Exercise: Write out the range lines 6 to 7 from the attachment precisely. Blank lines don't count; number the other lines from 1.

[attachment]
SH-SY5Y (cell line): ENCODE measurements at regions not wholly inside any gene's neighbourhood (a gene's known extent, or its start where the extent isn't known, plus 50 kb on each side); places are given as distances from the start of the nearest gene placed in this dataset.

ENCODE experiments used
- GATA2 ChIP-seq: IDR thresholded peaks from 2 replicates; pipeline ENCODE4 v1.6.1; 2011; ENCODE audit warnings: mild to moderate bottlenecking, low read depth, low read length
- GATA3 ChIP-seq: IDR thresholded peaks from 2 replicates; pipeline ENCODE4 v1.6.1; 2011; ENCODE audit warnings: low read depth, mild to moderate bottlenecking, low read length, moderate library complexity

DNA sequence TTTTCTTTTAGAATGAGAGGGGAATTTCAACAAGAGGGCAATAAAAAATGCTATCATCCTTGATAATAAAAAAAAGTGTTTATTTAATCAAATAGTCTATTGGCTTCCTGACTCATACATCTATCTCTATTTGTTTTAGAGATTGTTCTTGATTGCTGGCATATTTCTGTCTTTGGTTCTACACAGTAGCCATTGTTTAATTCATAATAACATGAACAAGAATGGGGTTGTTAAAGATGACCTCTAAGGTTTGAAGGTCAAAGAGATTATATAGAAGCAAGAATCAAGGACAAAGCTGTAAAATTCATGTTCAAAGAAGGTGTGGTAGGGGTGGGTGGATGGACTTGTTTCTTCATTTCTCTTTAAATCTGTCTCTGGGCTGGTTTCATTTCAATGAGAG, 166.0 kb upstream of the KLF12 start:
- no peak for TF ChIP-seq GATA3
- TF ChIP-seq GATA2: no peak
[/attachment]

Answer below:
- no peak for TF ChIP-seq GATA3
- TF ChIP-seq GATA2: no peak